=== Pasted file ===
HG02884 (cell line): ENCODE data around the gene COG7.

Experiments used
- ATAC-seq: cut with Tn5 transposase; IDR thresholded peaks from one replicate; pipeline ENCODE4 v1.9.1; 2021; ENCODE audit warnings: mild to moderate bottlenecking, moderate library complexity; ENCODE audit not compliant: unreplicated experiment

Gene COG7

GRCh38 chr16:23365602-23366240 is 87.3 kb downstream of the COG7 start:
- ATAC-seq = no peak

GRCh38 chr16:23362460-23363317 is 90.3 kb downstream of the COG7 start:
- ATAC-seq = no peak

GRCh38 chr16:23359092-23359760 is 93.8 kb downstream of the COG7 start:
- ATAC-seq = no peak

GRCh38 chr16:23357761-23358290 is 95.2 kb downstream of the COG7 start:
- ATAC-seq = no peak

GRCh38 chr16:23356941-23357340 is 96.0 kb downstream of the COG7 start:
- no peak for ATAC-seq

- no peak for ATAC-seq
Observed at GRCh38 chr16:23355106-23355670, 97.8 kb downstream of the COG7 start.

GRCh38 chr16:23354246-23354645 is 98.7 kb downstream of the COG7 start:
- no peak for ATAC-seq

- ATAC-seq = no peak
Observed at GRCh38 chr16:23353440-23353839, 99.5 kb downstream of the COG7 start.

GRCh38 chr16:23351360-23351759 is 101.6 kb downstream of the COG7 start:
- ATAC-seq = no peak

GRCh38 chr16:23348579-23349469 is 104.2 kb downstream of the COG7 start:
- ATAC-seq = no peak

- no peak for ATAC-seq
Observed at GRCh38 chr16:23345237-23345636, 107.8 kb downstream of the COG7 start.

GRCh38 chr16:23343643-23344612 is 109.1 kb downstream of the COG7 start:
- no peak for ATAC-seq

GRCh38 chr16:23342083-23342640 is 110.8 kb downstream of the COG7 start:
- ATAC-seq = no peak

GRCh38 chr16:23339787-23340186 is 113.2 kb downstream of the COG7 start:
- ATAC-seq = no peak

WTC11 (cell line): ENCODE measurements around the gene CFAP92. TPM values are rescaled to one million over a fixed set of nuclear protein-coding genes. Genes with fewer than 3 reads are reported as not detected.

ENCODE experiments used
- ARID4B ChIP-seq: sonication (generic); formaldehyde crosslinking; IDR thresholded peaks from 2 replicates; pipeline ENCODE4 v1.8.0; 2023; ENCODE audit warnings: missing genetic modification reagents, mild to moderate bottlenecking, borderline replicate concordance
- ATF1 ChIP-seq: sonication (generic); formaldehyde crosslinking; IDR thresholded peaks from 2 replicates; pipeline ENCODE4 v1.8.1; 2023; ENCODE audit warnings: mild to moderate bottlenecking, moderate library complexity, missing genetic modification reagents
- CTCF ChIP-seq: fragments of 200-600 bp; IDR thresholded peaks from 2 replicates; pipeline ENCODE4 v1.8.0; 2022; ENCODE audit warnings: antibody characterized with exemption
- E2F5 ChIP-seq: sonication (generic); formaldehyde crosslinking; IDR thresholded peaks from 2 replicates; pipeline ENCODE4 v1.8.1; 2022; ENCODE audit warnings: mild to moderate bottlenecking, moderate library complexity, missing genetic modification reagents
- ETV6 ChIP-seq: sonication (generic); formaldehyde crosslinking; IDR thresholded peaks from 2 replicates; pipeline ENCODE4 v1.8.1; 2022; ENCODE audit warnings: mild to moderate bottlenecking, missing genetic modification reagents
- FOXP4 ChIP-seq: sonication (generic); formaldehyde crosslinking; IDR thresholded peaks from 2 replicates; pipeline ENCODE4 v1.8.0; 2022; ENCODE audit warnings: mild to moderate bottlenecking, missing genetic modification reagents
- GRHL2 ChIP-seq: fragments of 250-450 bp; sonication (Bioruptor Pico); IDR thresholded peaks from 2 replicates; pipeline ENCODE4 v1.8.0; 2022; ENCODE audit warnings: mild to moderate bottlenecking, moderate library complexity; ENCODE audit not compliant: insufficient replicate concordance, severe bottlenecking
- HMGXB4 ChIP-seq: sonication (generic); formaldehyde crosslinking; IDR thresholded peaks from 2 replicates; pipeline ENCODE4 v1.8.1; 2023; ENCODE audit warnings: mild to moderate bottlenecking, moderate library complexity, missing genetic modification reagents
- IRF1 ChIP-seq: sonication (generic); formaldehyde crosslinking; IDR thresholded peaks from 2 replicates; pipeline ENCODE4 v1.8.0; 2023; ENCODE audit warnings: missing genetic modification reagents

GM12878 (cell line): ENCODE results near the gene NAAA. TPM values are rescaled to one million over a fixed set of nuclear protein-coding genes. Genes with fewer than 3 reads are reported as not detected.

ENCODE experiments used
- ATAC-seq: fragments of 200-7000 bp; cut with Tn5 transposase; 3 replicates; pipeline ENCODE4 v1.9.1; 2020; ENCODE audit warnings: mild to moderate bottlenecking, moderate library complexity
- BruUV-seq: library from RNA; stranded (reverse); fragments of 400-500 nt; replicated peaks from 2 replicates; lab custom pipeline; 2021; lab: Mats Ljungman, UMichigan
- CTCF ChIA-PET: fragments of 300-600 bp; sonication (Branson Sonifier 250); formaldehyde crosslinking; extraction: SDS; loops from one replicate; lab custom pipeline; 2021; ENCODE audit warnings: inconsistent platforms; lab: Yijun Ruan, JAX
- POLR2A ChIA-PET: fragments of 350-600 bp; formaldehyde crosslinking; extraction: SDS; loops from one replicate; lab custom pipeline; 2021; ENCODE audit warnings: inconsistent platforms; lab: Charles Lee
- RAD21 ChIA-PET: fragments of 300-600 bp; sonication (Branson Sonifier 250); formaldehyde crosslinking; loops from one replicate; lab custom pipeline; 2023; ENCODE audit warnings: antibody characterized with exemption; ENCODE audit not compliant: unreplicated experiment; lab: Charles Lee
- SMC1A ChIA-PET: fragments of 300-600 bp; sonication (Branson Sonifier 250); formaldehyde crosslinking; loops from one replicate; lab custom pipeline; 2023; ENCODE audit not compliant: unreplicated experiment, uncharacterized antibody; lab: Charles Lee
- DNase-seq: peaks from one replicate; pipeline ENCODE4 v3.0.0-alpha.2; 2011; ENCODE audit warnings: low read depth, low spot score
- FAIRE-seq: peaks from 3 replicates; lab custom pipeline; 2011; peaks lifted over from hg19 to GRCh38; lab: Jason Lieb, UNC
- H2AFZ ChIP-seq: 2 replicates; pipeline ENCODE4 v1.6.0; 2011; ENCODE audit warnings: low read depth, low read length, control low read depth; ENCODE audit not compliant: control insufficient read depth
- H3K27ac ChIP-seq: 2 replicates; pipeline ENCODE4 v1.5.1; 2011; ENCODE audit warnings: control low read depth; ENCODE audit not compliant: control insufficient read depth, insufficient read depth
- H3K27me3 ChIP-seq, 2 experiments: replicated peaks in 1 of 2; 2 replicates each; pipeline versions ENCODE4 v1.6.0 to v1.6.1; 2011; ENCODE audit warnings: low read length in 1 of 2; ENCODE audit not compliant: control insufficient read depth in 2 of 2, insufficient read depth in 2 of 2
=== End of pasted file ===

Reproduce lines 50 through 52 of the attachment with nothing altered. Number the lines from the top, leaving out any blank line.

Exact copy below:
- RAD21 ChIA-PET: fragments of 300-600 bp; sonication (Branson Sonifier 250); formaldehyde crosslinking; loops from one replicate; lab custom pipeline; 2023; ENCODE audit warnings: antibody characterized with exemption; ENCODE audit not compliant: unreplicated experiment; lab: Charles Lee
- SMC1A ChIA-PET: fragments of 300-600 bp; sonication (Branson Sonifier 250); formaldehyde crosslinking; loops from one replicate; lab custom pipeline; 2023; ENCODE audit not compliant: unreplicated experiment, uncharacterized antibody; lab: Charles Lee
- DNase-seq: peaks from one replicate; pipeline ENCODE4 v3.0.0-alpha.2; 2011; ENCODE audit warnings: low read depth, low spot score